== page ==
To­day, these cur­rent and for­mer CIA of­fi­cials con­tend, Amer­i­can pol­i­cy­mak­ers have lit­tle in­sight into the think­ing of Vladimir Putin’s in­ner cir­cle. Pres­i­dents, kings and dic­ta­tors of­ten don’t share their true in­ten­tions elec­tron­i­cally, putting this valu­able in­for­ma­tion largely be­yond the scope of dig­i­tal spy­ing. The best sources are still peo­ple, and these of­fi­cials be­lieve the agency is not mount­ing the kind of bold hu­man spy­ing op­er­a­tions it did in the past.

Brennan and other CIA of­fi­cials flatly de­nied down­play­ing hu­man in­tel­li­gence. They said ag­gres­sive, high-risk hu­man spy­ing is un­der way but they can­not go into op­er­a­tional de­tail. One of Brennan’s pre­de­ces­sors, Michael Hay­den, for­mer CIA chief un­der Pres­i­dent Ge­orge W Bush, says the agency strayed from its core mis­sion dur­ing the Bush years. After the Al Qaeda at­tacks of Sept. 11, 2001, Hay­den said, the CIA had shift to be­come a para­mil­i­tary or­ga­ni­za­tion that de­voted its most tal­ented of­fi­cers to track­ing and killing ter­ror­ists. It now needs to re­verse that trend by fo­cus­ing on es­pi­onage against ri­val na­tions, he said.

“The con­stant com­bat of the last 15 years has pushed the ex­per­tise of the case of­fi­cer in the di­rec­tion of the bat­tle­field and in the di­rec­tion of col­lect­ing in­tel­li­gence to cre­ate phys­i­cal ef­fects,” said Hay­den, us­ing an in­tel­li­gence eu­phemism for killing. “At the ex­pense of what the old guys called long-range, coun­try-on-coun­try in­tel­li­gence gath­er­ing.”

‘Op­ti­miz­ing Ca­pa­bil­i­ties’

Brennan and the eight other se­nior CIA of­fi­cials made the case that their mod­ern­iza­tion ef­fort will ad­dress the needs and threats de­scribed by Hay­den and oth­ers. Tech­no­log­i­cal ad­vances, they said, have lev­eled the in­tel­li­gence play­ing field. The web’s low cost of en­try, cre­ativ­ity and speed ben­e­fits gov­ern­ments, hack­ers and ter­ror­ists alike.

A vet­eran covert op­er­a­tive who runs a new CIA mis­sion cen­ter com­pared Brennan’s re­forms to the Gold­wa­ter-Ni­chols Act. The land­mark 1986 leg­is­la­tion re­or­ga­nized the US mil­i­tary into a half dozen re­gional com­mands where the Army, Navy, Air Force and Marines work to­gether. It was a re­sponse to in­ter-ser­vice ri­val­ries that be­dev­iled the Amer­i­can mil­i­tary in Viet­nam.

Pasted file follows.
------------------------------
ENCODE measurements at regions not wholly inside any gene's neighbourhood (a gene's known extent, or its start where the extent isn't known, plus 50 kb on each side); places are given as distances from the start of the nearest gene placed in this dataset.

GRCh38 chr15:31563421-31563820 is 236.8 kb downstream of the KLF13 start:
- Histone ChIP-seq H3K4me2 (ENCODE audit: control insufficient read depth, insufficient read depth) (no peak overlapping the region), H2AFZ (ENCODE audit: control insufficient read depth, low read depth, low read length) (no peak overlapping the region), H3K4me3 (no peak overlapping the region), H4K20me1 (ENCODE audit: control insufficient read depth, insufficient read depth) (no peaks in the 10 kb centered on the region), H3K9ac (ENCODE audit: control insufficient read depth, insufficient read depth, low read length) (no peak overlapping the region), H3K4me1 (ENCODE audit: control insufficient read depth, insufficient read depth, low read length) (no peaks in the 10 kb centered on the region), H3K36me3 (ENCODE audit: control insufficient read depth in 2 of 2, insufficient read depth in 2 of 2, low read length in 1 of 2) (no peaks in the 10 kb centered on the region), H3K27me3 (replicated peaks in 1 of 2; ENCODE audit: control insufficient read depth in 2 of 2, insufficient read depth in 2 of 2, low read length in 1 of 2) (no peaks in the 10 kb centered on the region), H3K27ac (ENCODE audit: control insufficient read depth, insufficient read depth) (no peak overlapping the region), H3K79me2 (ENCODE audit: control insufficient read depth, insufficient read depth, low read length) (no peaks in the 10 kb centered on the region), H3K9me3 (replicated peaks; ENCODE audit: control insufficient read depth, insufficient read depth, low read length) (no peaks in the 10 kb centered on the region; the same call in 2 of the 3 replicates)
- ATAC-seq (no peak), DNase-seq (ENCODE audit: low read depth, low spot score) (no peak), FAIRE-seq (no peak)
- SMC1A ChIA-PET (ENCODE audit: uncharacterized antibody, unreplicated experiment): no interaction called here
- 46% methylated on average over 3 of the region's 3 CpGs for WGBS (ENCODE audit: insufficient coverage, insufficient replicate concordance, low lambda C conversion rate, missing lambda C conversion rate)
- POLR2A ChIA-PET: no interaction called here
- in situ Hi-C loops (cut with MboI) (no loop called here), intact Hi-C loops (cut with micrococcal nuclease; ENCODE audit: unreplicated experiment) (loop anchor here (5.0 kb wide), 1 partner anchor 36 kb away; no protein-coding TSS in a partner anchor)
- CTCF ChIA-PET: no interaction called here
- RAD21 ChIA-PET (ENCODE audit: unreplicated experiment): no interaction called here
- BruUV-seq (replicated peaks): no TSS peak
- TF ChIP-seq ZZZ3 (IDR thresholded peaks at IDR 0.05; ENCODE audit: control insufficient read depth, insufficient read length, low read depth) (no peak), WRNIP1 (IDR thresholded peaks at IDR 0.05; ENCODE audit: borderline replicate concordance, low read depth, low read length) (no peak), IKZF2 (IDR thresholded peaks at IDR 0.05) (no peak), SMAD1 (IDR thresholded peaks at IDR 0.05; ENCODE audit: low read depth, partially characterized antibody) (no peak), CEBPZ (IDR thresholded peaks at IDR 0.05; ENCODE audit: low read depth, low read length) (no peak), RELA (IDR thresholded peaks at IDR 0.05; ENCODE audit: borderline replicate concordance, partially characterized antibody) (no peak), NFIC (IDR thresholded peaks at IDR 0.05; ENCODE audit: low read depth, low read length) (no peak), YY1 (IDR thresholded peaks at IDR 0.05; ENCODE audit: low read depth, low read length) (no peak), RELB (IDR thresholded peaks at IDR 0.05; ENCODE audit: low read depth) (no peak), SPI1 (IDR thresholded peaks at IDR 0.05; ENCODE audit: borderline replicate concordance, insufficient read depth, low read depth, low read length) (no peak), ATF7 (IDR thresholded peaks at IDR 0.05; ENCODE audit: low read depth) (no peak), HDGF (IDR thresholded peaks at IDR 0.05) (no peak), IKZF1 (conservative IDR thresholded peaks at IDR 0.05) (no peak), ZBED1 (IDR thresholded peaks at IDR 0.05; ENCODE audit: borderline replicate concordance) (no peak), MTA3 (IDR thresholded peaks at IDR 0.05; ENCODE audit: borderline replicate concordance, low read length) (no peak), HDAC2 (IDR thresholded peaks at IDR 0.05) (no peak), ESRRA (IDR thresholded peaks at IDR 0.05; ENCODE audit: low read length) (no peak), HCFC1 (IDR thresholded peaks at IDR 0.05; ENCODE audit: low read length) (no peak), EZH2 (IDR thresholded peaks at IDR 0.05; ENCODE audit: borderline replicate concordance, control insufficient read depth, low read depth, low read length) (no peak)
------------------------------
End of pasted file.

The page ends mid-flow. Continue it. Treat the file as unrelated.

The CIA equiv­a­lent in­volves hav­ing the agency’s five main di­rec­torates - Op­er­a­tions (covert spies), Anal­y­sis (trends and pre­dic­tion), Sci­ence and Tech­nol­ogy (lis­ten­ing de­vices and other gad­getry) and Dig­i­tal In­no­va­tion (on­line sleuthing) and Sup­port (lo­gis­tics) - pro­vide the per­son­nel needed by each re­gional mis­sion cen­ter.

An­drew Hall­man, di­rec­tor of the new Direc­torate for Dig­i­tal In­no­va­tion, said the CIA has em­braced cloud com­put­ing as a way to bet­ter share in­tel­li­gence. In a move that shocked in­sid­ers and out­siders, the CIA awarded an $600 mil­lion con­tract to Ama­zon in 2013 to build a se­cure cloud com­put­ing sys­tem where mul­ti­ple CIA data­bases can be quickly ac­cessed.

For decades, dif­fer­ent di­rec­torates main­tained their own sep­a­rate data­bases as a se­cu­rity mea­sure, said Hall­man. Some of the ap­pli­ca­tions the agency used were so old - up to 30 years - that the man­u­fac­turer was no longer in busi­ness. Turn­ing to Ama­zon was de­signed to im­me­di­ately put pri­vate-sec­tor com­put­ing ad­vances at the fin­ger­tips of CIA op­er­a­tives. It was also an ad­mis­sion that it was eas­ier for the agency to buy in­no­va­tion from the pri­vate sec­tor than try to cre­ate it in­ter­nally. —Reuters